If we further compare the show to Two and a Half Men the reason that show worked and continues to survive is down to the characters themselves, although most recently it seems that not only Charlie Sheen are causing it issues.  Looking to Anger Management though, with a more well behaved Sheen, a guest appearance from his father Martin Sheen and a good ensemble cast and we have a show that Sheen can work off quite well.  Shawnee Smith as his ex-wife pulls off a suitably fiery performance, verbally sparring with Sheen and holding her own, she’s the type of actress who seems to effortlessly have that edge to her characters, and in this she does it to good effect, though it’s obvious she still cares about her ex-husband.  Daniela Bobadilla as his daughter Sam is one of the quirkier of the characters, with her OCD giving her quite a few episodes when she’ll get herself into strange situations just as part of her daily life.
The highlight of the show though is arguably Charlie’s patients, Lacey (Noureen DeWulf), Patrick (Michael Arden), Nolan (Derek Richardson) and Ed (Barry Corbin) who display different varieties of anger that needs to be managed.  The sessions where they tell their tales of being in “control” are some of the funnier moments and I’d say for me Barry Corbin (Ed) is the stand out with his hatred of everybody in equal measure.  There are even episodes where the theme actually looks at ways for them to curtail their anger, which is a nice change.
Anger Management is a show that is enjoyably, but it does rely on Charlie Sheen which is always a risk.  It’s interesting that the show plays off the events that took place in Sheen’s life, which does include the shadow of Two and a Half Men.  It will be nice to see in the second season if the show can pull itself out of that shadow and Sheen can move on with the success, and it is believable that both he and the show can.
Charlie Sheen is in heaven. ‘Anger Management’ is the perfect show for him. He gets to walk around a set, cracking badly written jokes while a laugh-track validates them. The entire show is laden with attractive women who were probably in grade school when Sheen was doing ‘Major League.’ He gets to pretend to have a sex-filled no-strings-attached relationship with Selma Blair. And, to top it all off, the man who once pronounced “I’m different. I have a different constitution. I have a different brain, I have a different heart. I got tiger blood, man,” is playing a psychologist. One of the world’s greatest ironies I guess.
The problem – well the show has a ton of problems, but the biggest – is the fact that ‘Anger Management’ doesn’t play on the Charlie Sheen is batshit insane. It tries to make him a level-headed psychologist who happens to simply be way too addicted to females. At least one thing carried over from Charlie’s real-life shenanigans. Whenever one of his patients professes something crazy, or over-the-top, Charlie rolls his eyes, the laugh-track guffaws, and then he tries to set them straight. How much funnier would a show be about a therapist who happens to be just as crazy as Sheen is in real-life?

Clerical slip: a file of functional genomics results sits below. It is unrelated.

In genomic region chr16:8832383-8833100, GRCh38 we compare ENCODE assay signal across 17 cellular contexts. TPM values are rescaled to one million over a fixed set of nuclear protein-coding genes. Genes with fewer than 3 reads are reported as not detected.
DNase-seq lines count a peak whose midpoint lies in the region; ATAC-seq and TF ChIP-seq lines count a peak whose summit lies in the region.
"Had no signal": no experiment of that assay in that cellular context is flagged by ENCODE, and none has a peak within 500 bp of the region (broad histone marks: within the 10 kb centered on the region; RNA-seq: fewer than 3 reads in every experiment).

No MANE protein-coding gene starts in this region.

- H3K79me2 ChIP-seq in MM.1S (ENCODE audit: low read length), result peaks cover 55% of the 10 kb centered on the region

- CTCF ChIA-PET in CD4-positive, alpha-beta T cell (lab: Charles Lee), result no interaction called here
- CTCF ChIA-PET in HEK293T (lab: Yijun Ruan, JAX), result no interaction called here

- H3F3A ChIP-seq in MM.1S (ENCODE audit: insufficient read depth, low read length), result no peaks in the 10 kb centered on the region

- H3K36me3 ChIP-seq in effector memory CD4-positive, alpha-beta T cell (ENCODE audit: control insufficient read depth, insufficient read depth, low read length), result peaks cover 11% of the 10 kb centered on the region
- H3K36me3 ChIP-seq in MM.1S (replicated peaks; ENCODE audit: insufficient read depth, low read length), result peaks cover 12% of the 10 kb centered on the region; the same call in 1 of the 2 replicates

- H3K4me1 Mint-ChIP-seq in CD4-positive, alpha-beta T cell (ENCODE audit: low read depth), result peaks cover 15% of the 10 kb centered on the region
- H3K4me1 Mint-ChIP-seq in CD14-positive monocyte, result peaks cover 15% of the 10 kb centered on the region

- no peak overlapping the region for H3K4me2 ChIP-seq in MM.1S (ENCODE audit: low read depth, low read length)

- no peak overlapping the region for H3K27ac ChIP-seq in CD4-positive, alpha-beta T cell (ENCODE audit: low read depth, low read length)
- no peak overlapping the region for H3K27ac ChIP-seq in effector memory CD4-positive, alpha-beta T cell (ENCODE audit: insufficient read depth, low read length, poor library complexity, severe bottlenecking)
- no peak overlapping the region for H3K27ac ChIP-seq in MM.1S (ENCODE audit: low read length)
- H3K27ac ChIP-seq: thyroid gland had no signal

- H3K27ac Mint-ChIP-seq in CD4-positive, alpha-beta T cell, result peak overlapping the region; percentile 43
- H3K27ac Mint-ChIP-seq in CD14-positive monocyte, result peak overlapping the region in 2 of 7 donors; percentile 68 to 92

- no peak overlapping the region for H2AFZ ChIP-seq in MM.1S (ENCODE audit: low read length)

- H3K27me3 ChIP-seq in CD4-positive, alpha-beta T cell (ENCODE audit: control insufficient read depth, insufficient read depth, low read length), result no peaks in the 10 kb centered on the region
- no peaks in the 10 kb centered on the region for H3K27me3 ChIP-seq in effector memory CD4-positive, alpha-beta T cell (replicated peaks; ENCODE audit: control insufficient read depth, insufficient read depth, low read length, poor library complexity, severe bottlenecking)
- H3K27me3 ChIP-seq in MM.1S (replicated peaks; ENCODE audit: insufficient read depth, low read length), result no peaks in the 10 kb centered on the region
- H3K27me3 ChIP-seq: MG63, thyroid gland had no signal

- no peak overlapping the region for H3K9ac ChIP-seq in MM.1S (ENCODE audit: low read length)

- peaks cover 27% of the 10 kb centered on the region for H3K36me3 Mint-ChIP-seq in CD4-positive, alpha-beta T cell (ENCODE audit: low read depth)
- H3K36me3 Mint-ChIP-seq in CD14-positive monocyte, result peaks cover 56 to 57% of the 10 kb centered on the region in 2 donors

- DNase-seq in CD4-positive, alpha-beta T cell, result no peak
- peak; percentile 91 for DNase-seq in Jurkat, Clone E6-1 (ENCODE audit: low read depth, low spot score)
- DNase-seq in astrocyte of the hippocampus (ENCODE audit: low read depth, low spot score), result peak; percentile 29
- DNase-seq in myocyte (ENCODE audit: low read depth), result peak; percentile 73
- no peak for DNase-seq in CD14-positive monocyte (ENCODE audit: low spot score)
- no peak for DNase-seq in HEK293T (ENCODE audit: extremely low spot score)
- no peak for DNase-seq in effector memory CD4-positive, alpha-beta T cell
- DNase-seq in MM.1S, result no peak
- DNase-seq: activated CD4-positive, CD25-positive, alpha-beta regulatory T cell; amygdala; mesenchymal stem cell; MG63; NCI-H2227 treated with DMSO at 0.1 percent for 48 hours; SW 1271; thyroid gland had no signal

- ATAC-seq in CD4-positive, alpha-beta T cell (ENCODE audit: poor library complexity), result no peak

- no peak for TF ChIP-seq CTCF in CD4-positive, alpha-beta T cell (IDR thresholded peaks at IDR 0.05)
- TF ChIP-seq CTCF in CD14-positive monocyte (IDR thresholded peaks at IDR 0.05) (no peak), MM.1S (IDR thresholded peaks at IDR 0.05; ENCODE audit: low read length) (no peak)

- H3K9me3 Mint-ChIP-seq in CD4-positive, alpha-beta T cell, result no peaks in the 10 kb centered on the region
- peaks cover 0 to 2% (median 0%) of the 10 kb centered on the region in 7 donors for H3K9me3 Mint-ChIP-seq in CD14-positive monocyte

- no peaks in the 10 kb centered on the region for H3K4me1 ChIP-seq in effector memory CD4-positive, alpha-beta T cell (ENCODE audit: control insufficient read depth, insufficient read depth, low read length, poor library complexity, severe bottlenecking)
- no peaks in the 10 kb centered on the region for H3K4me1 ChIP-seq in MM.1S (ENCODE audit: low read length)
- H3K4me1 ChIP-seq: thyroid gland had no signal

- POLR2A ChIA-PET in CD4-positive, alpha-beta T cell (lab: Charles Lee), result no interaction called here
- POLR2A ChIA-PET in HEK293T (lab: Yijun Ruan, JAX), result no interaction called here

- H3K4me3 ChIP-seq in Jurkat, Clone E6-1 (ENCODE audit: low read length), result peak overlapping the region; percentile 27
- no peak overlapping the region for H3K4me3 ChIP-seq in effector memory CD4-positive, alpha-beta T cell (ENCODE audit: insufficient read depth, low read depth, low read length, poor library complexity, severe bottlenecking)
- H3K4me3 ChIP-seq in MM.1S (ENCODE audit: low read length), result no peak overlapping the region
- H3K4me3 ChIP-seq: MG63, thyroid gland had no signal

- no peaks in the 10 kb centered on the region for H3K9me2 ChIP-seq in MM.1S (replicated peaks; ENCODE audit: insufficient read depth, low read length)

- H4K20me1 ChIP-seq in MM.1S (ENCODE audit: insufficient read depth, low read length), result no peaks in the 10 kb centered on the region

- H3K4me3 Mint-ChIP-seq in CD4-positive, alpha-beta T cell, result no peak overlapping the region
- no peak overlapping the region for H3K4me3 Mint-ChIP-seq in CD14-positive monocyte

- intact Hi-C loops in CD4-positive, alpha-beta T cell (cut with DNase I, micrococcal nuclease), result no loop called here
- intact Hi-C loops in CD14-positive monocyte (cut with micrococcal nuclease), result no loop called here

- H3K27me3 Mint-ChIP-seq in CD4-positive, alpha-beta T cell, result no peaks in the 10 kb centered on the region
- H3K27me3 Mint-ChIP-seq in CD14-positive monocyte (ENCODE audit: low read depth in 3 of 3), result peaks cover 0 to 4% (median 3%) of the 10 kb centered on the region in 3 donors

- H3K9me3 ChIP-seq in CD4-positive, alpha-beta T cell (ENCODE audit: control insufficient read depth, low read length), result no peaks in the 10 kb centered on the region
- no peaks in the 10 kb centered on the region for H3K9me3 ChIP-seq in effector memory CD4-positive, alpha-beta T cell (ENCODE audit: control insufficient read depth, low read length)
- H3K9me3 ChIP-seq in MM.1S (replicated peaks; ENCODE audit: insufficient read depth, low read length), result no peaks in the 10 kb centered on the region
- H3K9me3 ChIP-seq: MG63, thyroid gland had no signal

The show’s formula hasn’t changed from the first season. Sheen begins almost every episode gathered in his living room with his group of patients. Season two features maybe one or two semi-interesting storylines. In one episode Charlie’s father (played by his real-life father Martin Sheen) comes to visit. The gimmick is light-hearted fun for the first 10 minutes. There are a couple other episodes that focus more on the patients, which is a nice respite from chronicling Charlie’s endless female conquests. Yet again, most of the season revolves around Charlie trying to get into the pants of (extremely) younger women. Yes, it’s just as sleazy as it sounds even if there is a laugh-track trying to lighten the mood.
Anger Management is neither a bad show, nor a great one. Though there are some fairly talented people involved, the show is mediocre at best, happy to recycle the same gags repeatedly. This third volume picks things up partway through the series’ second season, but you could pick up this series at any point and not miss much. The show continues to try and find comic gold in the interactions between therapist Charlie Goodson (Sheen) and his ‘interesting’ array of patients including cantankerous old codger Ed (Barry Corbin); sexpot Lacey (Noureen DeWulf); passive Nolan (Derek Richardson), who has an unreciprocated crush on Lacey; and gay, disingenuous Patrick (Michael Arden).Since the characters haven’t been developed much beyond a surface level, generating any genuine, lasting laughs is near impossible.
Derek Richardson and Noureen DeWulf in Anger Management (2012)
This volume also has a handful of episodes continuing the “will they or won’t they” angle of Charlie’s relationship with Dr. Kate Wales (Selma Blair). It’s worth noting that Selma Blair look utterly uncomfortable in her appearances, making the storyline seem ridiculous. As many with an interest in entertainment news are aware, Blair complained that Sheen was a menace to work with…Charlie subsequently fired her, and she was soon replaced by eventually replaced by Laura Bell Bundy as Dr. Jordan Denby, a rather airheaded psychologist.
To be fair, even a mindless show like Anger Management can muster a laugh or two on occasion, and I always enjoy Martin Sheen’s appearances as Charlie’s father. By and large though, Anger Management has the feel of a show that’s put together on the fly, so as to not interfere with Charlie Sheen’s busy social schedule. A Nice addition to the series was Anna Hutchison who played a reformed hooker who Charlie falls in love, this kept my interest for the remainder of the show as she is one of my all time favorite actresses.